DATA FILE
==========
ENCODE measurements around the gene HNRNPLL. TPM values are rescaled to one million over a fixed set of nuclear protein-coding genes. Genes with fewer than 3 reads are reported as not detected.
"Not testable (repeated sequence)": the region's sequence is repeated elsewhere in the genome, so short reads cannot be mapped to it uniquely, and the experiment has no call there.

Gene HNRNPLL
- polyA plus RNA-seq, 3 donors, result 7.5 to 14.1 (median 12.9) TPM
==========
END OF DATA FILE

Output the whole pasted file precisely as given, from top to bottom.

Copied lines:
ENCODE measurements around the gene HNRNPLL. TPM values are rescaled to one million over a fixed set of nuclear protein-coding genes. Genes with fewer than 3 reads are reported as not detected.
"Not testable (repeated sequence)": the region's sequence is repeated elsewhere in the genome, so short reads cannot be mapped to it uniquely, and the experiment has no call there.

Gene HNRNPLL
- polyA plus RNA-seq, 3 donors, result 7.5 to 14.1 (median 12.9) TPM